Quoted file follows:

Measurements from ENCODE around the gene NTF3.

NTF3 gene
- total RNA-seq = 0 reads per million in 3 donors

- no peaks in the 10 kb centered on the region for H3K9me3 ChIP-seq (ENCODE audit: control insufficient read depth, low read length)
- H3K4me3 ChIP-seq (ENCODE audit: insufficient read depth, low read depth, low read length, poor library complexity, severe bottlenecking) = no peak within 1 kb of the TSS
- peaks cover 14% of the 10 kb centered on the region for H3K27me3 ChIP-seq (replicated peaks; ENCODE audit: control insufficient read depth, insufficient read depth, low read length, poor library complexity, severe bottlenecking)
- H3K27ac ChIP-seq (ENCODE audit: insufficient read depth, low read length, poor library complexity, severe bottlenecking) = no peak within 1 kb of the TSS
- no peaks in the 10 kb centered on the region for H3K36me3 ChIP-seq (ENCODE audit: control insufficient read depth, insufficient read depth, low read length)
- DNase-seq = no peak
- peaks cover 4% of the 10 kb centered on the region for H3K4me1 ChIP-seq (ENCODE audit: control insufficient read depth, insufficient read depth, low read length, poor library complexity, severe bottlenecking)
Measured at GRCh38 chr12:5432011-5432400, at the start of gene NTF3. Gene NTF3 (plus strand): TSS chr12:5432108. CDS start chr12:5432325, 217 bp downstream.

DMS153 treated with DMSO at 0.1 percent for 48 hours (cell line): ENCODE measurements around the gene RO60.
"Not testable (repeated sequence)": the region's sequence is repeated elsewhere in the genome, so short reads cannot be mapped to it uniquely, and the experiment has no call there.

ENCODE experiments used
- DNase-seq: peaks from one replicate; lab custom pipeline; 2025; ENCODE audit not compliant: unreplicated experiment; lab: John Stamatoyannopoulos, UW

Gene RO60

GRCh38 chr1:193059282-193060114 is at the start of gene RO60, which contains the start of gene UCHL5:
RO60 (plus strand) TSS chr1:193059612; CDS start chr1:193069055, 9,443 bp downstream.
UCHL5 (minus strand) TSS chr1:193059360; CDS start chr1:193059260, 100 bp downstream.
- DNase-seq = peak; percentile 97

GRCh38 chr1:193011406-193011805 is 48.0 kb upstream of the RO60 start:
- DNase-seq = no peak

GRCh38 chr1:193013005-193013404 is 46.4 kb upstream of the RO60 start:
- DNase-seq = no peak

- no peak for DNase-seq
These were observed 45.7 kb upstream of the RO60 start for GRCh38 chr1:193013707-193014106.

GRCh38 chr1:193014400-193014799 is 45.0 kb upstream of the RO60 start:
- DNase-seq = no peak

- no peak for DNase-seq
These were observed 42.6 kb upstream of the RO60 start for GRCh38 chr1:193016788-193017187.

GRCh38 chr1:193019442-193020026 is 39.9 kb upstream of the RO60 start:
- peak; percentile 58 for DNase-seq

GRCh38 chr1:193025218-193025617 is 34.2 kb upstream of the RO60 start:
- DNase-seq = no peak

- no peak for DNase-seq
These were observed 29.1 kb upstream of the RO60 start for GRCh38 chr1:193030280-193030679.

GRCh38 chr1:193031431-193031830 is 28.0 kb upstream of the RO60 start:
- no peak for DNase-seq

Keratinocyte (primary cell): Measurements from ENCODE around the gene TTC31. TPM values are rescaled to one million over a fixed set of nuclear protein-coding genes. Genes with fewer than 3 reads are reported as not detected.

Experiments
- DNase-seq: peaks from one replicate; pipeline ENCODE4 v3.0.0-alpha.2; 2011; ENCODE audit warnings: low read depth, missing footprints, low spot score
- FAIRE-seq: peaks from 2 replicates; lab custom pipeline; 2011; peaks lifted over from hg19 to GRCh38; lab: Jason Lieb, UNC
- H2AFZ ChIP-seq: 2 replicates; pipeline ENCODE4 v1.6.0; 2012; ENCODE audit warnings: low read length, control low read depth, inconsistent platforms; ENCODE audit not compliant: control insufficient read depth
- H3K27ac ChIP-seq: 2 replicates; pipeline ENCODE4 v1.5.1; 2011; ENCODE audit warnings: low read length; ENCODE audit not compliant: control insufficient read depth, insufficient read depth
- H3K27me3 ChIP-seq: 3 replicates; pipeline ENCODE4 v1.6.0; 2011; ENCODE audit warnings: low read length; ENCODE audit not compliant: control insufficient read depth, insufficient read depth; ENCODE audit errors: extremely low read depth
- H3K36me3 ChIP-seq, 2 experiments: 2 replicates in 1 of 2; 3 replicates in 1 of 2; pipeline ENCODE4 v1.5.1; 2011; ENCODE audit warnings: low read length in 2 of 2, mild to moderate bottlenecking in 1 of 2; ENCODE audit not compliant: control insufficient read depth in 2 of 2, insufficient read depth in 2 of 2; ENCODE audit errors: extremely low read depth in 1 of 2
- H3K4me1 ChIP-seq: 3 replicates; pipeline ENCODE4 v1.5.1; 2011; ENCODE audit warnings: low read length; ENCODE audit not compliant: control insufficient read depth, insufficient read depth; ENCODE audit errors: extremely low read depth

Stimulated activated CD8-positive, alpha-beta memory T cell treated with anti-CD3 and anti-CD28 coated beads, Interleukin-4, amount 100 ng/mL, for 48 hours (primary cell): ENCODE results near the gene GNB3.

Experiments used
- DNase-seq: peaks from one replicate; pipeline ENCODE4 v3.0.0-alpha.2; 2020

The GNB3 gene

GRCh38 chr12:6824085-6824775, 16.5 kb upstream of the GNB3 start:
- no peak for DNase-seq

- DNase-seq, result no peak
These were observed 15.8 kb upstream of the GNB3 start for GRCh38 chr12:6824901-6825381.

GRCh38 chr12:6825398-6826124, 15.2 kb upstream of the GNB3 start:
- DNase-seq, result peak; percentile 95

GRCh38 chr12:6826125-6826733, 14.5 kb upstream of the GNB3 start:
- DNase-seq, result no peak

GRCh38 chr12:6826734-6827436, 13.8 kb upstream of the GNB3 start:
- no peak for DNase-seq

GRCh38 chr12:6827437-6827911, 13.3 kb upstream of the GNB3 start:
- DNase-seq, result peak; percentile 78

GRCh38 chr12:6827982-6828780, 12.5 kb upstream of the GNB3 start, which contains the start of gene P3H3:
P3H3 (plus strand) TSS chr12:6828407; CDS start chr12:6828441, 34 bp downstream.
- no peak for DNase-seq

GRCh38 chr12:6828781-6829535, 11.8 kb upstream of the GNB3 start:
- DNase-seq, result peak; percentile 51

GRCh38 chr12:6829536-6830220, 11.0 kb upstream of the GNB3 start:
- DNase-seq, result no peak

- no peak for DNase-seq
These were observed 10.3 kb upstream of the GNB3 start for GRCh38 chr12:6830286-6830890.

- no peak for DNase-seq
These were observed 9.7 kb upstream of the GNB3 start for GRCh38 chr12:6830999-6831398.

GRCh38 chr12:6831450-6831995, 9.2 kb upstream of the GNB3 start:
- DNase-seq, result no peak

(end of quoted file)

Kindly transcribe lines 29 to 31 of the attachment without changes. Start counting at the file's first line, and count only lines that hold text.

- no peak for DNase-seq
These were observed 42.6 kb upstream of the RO60 start for GRCh38 chr1:193016788-193017187.

GRCh38 chr1:193019442-193020026 is 39.9 kb upstream of the RO60 start: